Court of Protection finds woman with anorexia can be fed by force if necessary
Is giving life-sustaining treatment in the best interests of a person lacking capacity but fully aware of her situation? Mark Mullins recently represented the Health Authority in A local authority v E & others, the first case in which the Court of Protection has had to grapple with this question. In previous cases courts have declared lawful the withdrawal of life sustaining treatment from persons in a PVS or minimally conscious and from the very young and very old terminally ill. The position of an adult lacking capacity but able to express her views has never been dealt with before.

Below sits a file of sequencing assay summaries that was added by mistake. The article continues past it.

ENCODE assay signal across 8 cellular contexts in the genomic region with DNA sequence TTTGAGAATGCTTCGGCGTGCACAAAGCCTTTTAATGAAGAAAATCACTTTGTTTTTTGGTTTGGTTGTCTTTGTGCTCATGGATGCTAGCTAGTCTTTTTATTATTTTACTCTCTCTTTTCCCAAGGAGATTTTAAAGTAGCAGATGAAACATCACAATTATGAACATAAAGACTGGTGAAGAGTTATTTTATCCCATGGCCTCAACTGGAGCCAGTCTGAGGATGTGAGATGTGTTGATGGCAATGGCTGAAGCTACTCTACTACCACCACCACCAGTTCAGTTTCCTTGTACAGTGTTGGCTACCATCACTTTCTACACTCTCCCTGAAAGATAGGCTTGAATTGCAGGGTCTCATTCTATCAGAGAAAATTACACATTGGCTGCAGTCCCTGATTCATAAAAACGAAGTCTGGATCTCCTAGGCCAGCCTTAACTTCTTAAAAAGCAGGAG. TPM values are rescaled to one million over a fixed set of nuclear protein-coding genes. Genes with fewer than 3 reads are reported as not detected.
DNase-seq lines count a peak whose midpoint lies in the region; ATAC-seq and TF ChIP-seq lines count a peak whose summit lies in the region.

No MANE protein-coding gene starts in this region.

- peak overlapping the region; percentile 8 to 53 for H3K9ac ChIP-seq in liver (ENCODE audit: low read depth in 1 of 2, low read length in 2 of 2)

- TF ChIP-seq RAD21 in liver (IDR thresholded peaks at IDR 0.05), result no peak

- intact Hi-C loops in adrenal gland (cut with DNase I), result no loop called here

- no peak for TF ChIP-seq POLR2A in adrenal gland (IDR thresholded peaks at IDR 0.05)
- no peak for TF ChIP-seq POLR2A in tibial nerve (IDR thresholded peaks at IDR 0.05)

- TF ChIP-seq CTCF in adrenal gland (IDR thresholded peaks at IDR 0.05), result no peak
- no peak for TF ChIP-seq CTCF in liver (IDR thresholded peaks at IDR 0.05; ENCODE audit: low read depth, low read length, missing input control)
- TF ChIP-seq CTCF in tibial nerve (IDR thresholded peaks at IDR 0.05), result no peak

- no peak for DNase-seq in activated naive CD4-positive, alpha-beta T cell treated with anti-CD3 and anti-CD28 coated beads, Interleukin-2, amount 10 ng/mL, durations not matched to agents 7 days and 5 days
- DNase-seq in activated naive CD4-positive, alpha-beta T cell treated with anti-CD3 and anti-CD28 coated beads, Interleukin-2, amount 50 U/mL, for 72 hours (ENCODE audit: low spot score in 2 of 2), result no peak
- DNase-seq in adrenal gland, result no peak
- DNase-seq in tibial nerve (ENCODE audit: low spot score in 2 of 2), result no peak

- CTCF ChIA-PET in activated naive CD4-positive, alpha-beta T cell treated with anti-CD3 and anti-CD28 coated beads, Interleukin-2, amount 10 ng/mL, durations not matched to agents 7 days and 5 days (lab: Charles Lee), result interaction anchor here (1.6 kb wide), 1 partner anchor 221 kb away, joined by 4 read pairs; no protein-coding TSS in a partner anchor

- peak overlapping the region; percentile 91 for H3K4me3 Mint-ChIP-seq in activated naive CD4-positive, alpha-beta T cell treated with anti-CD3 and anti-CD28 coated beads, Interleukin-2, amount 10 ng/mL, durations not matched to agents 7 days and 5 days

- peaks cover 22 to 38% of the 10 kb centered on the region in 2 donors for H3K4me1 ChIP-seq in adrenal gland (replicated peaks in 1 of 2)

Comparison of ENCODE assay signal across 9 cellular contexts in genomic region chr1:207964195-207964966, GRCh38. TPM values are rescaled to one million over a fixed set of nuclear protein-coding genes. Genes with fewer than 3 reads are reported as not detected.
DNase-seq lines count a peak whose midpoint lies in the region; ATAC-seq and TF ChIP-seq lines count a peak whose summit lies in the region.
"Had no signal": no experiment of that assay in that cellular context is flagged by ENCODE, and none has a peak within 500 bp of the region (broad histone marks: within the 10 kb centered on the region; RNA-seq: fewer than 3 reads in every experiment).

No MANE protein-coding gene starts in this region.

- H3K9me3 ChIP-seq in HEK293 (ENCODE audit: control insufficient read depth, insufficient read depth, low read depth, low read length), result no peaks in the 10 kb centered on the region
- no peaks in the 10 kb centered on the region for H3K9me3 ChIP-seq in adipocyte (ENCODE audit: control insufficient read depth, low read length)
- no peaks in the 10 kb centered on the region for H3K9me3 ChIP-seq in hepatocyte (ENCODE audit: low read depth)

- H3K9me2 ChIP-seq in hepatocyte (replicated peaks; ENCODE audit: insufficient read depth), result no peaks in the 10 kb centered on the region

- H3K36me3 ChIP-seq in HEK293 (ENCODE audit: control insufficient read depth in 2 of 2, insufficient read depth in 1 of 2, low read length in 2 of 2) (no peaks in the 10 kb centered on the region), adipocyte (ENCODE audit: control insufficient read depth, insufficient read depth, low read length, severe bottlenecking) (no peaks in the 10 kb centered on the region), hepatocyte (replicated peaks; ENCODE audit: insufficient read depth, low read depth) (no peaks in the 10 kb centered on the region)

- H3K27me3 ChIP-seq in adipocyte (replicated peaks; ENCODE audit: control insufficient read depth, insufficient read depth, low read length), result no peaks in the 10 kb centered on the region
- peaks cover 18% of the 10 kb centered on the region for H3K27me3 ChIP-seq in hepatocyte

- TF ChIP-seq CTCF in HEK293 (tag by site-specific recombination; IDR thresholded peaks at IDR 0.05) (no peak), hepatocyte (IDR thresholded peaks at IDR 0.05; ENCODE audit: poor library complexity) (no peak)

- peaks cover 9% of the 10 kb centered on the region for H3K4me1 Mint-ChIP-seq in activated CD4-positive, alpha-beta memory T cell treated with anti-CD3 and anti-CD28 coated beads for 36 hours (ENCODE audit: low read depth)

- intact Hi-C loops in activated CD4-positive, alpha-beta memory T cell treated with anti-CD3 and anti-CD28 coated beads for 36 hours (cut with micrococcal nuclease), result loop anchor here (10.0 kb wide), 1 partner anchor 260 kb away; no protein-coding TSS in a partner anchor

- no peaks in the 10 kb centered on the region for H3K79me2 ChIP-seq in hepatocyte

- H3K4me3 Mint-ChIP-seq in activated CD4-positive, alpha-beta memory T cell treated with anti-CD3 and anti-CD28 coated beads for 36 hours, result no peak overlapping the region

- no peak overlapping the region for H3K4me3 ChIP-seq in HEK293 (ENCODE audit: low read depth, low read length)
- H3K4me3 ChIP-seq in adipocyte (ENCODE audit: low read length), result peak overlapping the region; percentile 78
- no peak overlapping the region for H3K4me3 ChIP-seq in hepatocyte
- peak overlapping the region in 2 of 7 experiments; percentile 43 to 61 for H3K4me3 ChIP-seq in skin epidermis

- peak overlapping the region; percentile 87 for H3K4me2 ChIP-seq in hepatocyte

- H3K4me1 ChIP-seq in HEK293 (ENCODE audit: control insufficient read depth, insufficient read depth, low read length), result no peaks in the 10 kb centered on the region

Giving judgement in the Court of Protection on Friday 15th June 2012, Mr Justice Peter Jackson described the factors for and against the feeding, by force if necessary, of a woman (E) with anorexia and near to death as “almost exactly in equilibrium” but that the “balance tips slowly but unmistakably in the direction of life-preserving treatment.” He declared that E lacks capacity to make decisions about life-sustaining treatment, and that it was lawful and in her best interests for her to be fed, forcibly if necessary. The resulting interference with E’s rights under Articles 8 and 3 was proportionate and necessary in order to protect her right to life under Article 2 ECHR.
Click here to download the judgement.